survival, growth, and reproduction.

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COPING A person appraises and copes with changing situations

the desired goal is ADAPTATION or adjustment to the change so that the person is again in equilibrium and has the energy and ability to meet new demands. This is the process of coping with the stress, a

compensatory process that has physiologic and psychological components.

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TYPE OF STRESSORS Stressor can upset equilibrium Stressor may be defined as an internal or external event

or situation that creates the potential for physiologic, emotional, cognitive, or behavioral changes in an individual

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1. PHYSICAL STRESSOR COLD HEAT CHEMICAL AGENTS

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2. PHYSIOLOGIC STRESSORS PAIN FATIGUE

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3. PYSCHOSOCIAL STRESSOR FEAR

Ex. Fear of failing an examination, losing a job, and waiting for a diagnostic test result. Stressors can also occur as normal life transitions that require some adjustment, such as going from childhood into puberty, getting married, or giving birth.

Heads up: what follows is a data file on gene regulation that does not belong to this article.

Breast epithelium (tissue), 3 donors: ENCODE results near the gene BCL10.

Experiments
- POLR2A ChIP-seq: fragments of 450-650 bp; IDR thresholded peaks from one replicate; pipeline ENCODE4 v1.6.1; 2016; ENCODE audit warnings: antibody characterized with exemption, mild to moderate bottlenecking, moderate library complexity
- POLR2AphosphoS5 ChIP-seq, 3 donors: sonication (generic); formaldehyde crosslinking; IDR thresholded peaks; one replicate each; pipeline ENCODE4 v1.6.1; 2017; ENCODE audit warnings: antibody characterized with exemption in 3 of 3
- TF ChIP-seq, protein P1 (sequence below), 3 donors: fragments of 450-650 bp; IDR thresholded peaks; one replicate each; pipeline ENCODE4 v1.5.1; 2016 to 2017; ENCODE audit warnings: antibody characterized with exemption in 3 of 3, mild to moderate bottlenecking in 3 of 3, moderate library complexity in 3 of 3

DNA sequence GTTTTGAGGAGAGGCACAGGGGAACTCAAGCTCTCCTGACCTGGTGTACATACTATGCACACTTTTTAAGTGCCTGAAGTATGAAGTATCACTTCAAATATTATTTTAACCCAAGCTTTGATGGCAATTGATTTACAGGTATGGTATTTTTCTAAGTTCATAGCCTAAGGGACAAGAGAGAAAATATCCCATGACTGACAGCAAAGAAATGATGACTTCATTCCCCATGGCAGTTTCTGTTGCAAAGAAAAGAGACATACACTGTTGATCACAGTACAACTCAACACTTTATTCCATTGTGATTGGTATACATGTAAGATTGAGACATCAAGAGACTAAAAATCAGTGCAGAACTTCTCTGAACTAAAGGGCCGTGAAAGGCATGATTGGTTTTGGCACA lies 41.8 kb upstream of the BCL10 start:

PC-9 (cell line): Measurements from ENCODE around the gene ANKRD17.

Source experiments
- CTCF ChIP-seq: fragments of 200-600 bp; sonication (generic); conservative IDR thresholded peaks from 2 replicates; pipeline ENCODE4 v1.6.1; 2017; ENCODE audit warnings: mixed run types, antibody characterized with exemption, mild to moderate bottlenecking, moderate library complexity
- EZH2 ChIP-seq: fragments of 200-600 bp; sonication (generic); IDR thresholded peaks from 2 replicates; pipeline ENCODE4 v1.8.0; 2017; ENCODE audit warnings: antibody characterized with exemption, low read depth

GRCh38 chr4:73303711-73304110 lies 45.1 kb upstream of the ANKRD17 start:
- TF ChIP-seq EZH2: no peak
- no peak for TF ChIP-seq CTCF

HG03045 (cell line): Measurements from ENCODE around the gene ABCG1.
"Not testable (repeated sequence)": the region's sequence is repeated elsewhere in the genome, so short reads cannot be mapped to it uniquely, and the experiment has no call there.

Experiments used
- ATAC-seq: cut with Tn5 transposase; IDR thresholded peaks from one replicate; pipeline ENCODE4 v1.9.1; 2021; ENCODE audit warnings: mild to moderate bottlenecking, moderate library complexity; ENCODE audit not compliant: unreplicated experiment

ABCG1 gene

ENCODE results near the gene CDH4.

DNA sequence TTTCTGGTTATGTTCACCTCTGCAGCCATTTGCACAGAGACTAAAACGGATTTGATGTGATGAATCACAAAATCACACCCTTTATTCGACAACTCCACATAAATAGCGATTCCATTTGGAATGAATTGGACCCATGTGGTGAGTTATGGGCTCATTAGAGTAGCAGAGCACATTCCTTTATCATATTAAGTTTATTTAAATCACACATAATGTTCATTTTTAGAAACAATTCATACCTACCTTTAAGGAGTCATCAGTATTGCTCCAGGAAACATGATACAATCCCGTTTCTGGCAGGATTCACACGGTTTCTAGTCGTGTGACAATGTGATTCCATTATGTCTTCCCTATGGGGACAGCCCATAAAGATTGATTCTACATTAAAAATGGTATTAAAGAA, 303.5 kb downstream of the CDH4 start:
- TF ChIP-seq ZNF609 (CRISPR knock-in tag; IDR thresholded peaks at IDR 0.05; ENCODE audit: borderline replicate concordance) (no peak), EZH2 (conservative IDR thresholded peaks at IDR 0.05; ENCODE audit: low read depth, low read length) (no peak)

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CLASSIFICATION OF STRESSORS1. DAY TO DAY FRUSTRATIONS OR HASSLES Includes such common occurrences as getting caught in a traffic jam, experiencing computer downtime, and having an argument with a spouse or roommate. These experiences vary in effect. Ex. Encountering a rainstorm while on vacation evoke a more negative response than it might another time Greater health impact than major life events cumulative effect they have over time. high BP, Palpitations or other Physiologic problems

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2. LARGER GROUPS OF PEOPLE, SOMETIMES EVEN ENTIRE NATION- Include events of history, such as terrorism and war,

experienced either directly in the war zone or indirectly through live news coverage- The demographic, economic, and technological changes

occurring in society

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3. STRESSORS THAT OCCUR LESS FREQUENTLY AND INVOLVE FEWER PEOPLE- Includes the influence of life events such as death, birth,

marriage, divorce and retirement- Includes psychosocial crises life cycle stages of the

human experience - Enduring chronic stressor permanent disability or long term care to a frail elderly.

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DURATION OF STRESSORS AN ACUTE TIME-LIMITED STRESSOR studying for

final examinations A STRESSOR SEQUENCE a series of stressful events that result from an initial event such as job loss or divorce A CHRONIC INTERMITTENT STRESSOR such as

daily hassles A CHRONIC ENDURING STRESSOR THAT PERSISTS

OVER TIME Illness, a disability or poverty.

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STRESS AS A STIMULUS FOR DISEASE Research has revealed that people under constant stress

have a high incidence of psychosomatic disease. Holmes and Rahe developed life events scales that

assign numerical values, called li